Such was the hunger for programming talent that a young black woman named Arlene Gwendolyn Lee could become one of the early female programmers in Canada, despite the open discrimination of the time. Lee was half of a biracial couple to whom no one would rent, so she needed money to buy a house.
Lee persuaded the employers, who were all white, to let her take the coding aptitude test. When she placed in the 99th percentile, the supervisors grilled her with questions before hiring her.
Most women had it much harder. Elsie Shutt learned to code during her college summers while working for the military at the Aberdeen Proving Ground, an Army facility in Maryland. So Shutt founded Computations Inc. They cared for their kids during the day, then coded at night, renting time on local computers. It was the rare white-collar occupation in which women could thrive.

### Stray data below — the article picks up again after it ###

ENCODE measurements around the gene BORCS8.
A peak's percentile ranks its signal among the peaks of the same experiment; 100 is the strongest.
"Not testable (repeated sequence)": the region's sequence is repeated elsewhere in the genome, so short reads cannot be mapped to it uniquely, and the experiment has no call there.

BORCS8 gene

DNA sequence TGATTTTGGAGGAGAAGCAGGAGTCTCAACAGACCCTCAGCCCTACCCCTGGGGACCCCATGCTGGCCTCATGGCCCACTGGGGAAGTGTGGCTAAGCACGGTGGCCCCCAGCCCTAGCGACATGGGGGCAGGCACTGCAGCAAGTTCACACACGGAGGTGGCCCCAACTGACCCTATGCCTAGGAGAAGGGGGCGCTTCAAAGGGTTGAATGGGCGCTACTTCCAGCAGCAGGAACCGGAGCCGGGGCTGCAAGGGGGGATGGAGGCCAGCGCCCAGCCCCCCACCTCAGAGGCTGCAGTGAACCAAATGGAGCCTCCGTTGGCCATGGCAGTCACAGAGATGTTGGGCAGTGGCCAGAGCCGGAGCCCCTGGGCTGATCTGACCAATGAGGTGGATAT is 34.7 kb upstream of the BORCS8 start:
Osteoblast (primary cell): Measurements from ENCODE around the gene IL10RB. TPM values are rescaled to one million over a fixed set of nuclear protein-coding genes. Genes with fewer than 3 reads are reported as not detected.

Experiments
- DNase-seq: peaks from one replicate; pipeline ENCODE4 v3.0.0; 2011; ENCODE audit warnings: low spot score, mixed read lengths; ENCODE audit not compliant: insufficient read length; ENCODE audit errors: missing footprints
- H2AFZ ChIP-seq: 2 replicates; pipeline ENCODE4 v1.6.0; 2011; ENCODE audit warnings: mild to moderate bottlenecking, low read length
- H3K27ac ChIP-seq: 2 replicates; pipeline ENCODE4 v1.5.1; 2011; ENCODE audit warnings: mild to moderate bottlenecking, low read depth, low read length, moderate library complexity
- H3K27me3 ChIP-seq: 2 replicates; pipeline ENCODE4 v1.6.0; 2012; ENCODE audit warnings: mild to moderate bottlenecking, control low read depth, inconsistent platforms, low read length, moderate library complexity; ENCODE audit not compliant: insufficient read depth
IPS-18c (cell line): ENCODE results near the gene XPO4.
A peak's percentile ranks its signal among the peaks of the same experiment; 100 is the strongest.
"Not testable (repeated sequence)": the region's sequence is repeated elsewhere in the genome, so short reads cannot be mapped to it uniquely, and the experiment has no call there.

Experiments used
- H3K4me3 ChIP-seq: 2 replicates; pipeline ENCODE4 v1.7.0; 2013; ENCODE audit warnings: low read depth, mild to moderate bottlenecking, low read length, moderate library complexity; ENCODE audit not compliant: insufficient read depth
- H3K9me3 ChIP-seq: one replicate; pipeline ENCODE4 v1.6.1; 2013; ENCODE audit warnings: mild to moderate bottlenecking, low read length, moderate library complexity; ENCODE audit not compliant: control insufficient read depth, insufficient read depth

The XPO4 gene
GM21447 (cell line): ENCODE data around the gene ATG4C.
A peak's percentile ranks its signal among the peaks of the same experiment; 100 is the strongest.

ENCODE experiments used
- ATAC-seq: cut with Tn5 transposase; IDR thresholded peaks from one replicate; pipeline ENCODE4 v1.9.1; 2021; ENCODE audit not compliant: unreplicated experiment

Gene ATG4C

Nearly every other highly trained professional field admitted few women; even women with math degrees had limited options: teaching high school math or doing rote calculations at insurance firms. If we want to pinpoint a moment when women began to be forced out of programming, we can look at one year: A decade earlier, a study revealed that the numbers of men and women who expressed an interest in coding as a career were equal.
In only one decade, their participation rate more than doubled. But then things went into reverse. From onward, the percentage dropped; by the time rolled around, it had been cut in half. Only One reason for this vertiginous decline has to do with a change in how and when kids learned to program. Before then, pretty much every student who showed up at college had never touched a computer or even been in the room with one.